The Court stated that in an action for liability, a challenge to sufficient interest must be disposed of before considering the claim on its merits.[21] The consequences of a dismissal at the preliminary stage are serious and care must be taken.[22] An exception to dismiss will only succeed where the plaintiff "clearly has no interest".[23] Nonetheless, the existence of that interest must be capable of being established before going further.[24]

The Court also noted that the facts alleged in the Motion to Institute Proceedings need not be assumed to be true when the lack of sufficient interest is argued as a ground for dismissal. Evidence may be introduced on that issue.[25]

In Brunette, the question of whether there was sufficient interest was analyzed from the perspective of corporate law and the distinction between the rights of the corporation itself and those of its shareholders.

Shareholders' right of action versus the corporation's right of action

At the outset, the majority of the Supreme Court stressed the principle of the corporation's distinct legal personality.

That principle, which was stated in the well-known English case Foss v. Harbottle,[26] applies fully in Quebec civil law and the Supreme Court explained this by pointing out that a shareholder who chooses the vehicle of a corporation may not have their cake and eat it too. The Court stated:

[27] The benefits of incorporation come with a corresponding limit on the rights of shareholders: Houle, at p. 178. It would be incoherent — and indeed, unjust — for shareholders to benefit from limited liability while at the same time gaining a right of action in relation to faults committed against the corporation in which they hold shares: Martel, at para. 1-28; see also Silverman v. Heaps, at p. 539. The corporate veil is impermeable on both sides; just as shareholders cannot be liable for faults committed by the corporation, so too are they barred from seeking damages for faults committed against it: Houle, at pp. 177-80; see also F. Pérodeau, "Le sort réservé à la réclamation d'un actionnaire pour la perte de valeur de ses actions : une revue de la jurisprudence québécoise" in Barreau du Québec, vol. 255, Les dommages en matière civile et commerciale (2006), at pp. 5-6.[27]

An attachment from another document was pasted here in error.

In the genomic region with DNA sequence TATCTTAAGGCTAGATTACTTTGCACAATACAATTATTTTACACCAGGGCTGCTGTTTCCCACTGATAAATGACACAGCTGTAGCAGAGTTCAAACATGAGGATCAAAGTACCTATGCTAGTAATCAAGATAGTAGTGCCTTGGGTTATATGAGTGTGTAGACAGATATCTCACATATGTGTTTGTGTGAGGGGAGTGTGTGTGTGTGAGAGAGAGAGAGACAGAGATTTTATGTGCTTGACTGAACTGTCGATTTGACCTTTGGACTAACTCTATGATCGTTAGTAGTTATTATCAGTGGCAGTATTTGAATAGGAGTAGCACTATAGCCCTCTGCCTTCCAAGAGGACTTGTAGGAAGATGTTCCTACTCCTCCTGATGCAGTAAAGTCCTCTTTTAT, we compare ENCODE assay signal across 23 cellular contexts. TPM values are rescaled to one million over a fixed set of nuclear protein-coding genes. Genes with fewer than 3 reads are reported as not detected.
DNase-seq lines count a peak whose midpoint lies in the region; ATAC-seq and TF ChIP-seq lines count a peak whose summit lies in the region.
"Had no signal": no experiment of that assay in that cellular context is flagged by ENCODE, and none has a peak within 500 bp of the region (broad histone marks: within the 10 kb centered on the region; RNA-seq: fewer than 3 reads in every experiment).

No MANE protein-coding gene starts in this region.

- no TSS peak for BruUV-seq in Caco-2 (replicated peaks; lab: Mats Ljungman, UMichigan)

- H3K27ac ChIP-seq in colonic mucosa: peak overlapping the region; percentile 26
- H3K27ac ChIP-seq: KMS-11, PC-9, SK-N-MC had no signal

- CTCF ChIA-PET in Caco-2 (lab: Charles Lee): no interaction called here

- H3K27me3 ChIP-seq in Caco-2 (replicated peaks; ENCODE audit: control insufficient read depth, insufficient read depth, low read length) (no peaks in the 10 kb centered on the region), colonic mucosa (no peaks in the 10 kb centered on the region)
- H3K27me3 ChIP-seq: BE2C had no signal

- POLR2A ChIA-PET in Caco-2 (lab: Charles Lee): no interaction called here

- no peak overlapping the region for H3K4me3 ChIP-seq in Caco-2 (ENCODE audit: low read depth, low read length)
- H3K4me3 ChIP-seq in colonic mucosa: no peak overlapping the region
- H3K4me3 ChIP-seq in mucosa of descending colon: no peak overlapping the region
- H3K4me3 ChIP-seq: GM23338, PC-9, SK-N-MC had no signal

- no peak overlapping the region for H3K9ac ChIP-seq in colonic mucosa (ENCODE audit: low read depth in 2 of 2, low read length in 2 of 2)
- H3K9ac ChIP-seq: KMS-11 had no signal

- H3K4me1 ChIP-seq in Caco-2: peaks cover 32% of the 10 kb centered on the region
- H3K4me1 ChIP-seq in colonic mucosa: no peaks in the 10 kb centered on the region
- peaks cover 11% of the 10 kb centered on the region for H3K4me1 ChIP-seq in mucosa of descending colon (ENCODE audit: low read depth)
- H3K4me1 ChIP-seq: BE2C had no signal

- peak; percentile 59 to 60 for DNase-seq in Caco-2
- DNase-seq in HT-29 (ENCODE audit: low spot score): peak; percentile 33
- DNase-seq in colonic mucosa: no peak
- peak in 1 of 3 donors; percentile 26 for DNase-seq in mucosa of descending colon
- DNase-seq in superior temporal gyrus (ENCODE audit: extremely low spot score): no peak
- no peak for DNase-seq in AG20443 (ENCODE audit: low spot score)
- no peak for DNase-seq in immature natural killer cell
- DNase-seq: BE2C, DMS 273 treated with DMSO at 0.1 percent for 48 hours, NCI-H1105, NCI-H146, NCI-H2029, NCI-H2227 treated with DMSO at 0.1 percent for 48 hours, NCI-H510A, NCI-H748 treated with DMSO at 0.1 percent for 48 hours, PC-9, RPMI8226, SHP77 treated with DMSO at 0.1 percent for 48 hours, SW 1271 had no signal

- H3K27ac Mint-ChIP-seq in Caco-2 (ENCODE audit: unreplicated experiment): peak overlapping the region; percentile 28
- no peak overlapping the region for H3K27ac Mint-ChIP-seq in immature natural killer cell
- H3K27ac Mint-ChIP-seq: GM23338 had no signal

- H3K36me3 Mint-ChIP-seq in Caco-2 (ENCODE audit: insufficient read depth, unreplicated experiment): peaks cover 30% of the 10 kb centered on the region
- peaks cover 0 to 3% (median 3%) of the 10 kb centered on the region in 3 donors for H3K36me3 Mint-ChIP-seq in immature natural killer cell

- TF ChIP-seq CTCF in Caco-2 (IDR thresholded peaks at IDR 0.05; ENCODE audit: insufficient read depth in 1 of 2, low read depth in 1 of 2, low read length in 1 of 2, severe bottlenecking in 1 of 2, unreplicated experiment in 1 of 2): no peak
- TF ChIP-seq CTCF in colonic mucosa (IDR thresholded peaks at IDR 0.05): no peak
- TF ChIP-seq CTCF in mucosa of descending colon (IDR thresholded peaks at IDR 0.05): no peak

In Houle v. Canadian National Bank,[28] (Houle), the Supreme Court of Canada held that shareholders may possess their "own right of action against the same defendant" where "(1) ... the defendant breached a distinct obligation owed to the shareholders, and (2) ... this breach resulted in a direct injury suffered by the shareholders, independent from that suffered by the corporation".[29] 

In Brunette, the Court made a point of saying that the principles stated in Houle do not create an exception to the general rule barring a shareholder from obtaining compensation for faults committed against the corporation.[30] The decision in Houle is simply an application of the general principles of civil liability in Quebec law.[31] If a fault was genuinely committed against the shareholders themselves and they have suffered their own injury, a cause of action may lie, in particular under article 1457 or 1458 of the Civil Code of Québec. However, the corporation's cause of action is not its shareholders' cause of action.

The Court then applied these principles to the case at hand. On the issue of fault, the appellants argued that the respondent professionals had maintained contractual relationships with both the corporations of Groupe Melior and Fiducie.[32] In their submission, the respondents had committed faults against Fiducie as well.

That argument did not persuade the Court, which rejected it, noting that the allegations in the Motion to Institute Proceedings "do not disclose the breach of an independent legal obligation owed to Fiducie".[33] In the Court's opinion, it is clear from the allegations in the Motion to Institute Proceedings that there was confusion between the rights of the Groupe Melior corporations and the rights of Fiducie and between the obligations owed to each of them.[34]

On the issue of injury, the Supreme Court was of the opinion that the injury was suffered by the Groupe Melior corporations and not by Fiducie. The $55 million claimed corresponded to the net value of the seniors' residences owned by Groupe Melior before its bankruptcy.[35] However, these were assets of the Groupe Melior corporation and not of Fiducie. The appellants argued that the injury to Fiducie was "the total loss of value of the trust patrimony".[36] Following the reasoning described above, the majority of the Supreme Court was of the opinion that this was an indirect injury for which compensation was not available under article 1607 of the Civil Code of Québec.[37]